The area in front of the station, in addition to being a busy drop-off and pick-up zone is an important meeting place and it’s giant TV screen is in constant use for the dissemination of news, details of mementos events and other information – i.e. in the main they stream local television station news content. While we were waiting there one evening, obediently in our bus, nice sunset scenes were being displayed. Note also the inclusion of a billboard advertising a locally produced car in the first picture below – one of the few billboards in North Korea.
Of course more serious matters of the moment are also displayed on the TV screen. The images below (from Jon Chol Jin/AP and Ed Jones/AFP/Getty Images respectively) show, firstly, cadres watching the launching of a Hwasong-12 strategic ballistic rocket in September 2017 and, secondly, an attentive crowd watching a statement delivered by Kim Jong Un relaying China’s intent to limit oil supplies to North Korea, again in September 2017.
An excellent 360 degree image of the station and the square in front of it can be seen here:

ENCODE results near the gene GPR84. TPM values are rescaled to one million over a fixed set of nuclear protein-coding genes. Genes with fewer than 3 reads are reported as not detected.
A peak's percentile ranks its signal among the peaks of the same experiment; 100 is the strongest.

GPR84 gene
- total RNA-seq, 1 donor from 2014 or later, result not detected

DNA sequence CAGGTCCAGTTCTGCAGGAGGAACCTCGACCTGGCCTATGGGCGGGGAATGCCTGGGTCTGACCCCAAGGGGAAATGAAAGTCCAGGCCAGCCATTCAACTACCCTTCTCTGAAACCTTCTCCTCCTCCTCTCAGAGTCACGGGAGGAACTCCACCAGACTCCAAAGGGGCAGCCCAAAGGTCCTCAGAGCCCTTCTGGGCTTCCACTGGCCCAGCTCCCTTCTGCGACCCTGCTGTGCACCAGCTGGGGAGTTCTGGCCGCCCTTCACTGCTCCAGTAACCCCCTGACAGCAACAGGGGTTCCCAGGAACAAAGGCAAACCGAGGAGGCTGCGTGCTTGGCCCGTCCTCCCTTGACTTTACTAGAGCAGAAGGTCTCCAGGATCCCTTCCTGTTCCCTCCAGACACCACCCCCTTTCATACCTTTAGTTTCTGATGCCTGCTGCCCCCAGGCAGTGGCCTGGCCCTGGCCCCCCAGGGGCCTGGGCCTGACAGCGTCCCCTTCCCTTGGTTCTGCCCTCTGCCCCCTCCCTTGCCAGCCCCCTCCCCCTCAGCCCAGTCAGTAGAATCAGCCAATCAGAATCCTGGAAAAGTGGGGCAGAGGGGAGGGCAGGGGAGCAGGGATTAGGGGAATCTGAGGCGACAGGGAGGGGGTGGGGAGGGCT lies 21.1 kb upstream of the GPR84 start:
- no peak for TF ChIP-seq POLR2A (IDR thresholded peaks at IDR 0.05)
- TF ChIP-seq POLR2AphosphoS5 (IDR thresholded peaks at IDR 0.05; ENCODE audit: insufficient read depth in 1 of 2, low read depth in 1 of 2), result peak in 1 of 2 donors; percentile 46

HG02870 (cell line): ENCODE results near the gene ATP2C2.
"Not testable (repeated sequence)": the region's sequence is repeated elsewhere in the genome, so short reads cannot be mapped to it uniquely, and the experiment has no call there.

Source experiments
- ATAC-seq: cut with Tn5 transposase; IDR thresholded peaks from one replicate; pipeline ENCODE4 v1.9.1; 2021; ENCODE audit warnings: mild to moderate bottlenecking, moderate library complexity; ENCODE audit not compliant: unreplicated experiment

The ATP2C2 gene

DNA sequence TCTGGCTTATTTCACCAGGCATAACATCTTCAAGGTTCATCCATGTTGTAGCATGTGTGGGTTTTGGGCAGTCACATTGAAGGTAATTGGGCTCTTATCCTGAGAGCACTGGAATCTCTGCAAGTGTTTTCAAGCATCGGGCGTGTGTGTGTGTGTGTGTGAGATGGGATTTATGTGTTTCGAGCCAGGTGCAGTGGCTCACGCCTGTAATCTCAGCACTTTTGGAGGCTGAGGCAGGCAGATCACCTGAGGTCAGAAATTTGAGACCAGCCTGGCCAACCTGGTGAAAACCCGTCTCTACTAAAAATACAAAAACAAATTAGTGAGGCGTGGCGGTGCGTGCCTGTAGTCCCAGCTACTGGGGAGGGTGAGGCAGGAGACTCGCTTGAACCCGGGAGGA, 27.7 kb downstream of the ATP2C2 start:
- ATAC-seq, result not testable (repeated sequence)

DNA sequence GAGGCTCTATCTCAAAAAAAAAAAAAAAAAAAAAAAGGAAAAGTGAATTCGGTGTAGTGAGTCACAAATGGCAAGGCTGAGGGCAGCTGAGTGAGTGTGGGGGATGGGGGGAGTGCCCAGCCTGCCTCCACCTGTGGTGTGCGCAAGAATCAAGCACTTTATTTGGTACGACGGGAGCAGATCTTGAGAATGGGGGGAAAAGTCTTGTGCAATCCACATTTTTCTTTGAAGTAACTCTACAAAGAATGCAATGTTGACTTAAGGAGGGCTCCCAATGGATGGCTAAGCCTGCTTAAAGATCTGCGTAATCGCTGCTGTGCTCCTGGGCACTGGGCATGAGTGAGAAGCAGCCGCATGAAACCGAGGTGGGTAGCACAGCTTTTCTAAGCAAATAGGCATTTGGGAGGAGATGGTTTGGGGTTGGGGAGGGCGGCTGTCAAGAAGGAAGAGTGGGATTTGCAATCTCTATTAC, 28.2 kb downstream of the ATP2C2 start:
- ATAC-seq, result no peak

Being a great fan of trains, when leaving North Korea in 2014 I jumped at the opportunity to take the Pyongyang – Beijing train though I did do a 24 hours stopover in Sinuiju on the border with China en route. This train trip from Pyongyang is the subject of a separate review on my North Korea 2014 – Introduction section – Getting out of the DPRK by Train. Suffice it to say here that the quality of this international train, internally and externally, while basic compared to international standards, was far superior to anything available to locals on trains plying the rails within North Korea.
I was hoping that when we got to Pyongyang station for that trip out we would have had a good opportunity a look around. Sadly, that wasn’t to be and we were shepherded into what was obviously a VIP style lounge for international travellers, on the right hand side of the building (looking at it face on).
While jaded, the lounge was well appointed with sofas (complete with crocheted back and arm covers) and a small shop. The walls were decorated with a small amount of revolutionary artwork and yet more pictures of the Leaders. It was unclear as to whether photography was permitted inside the station or not hence my single rather poor quality picture.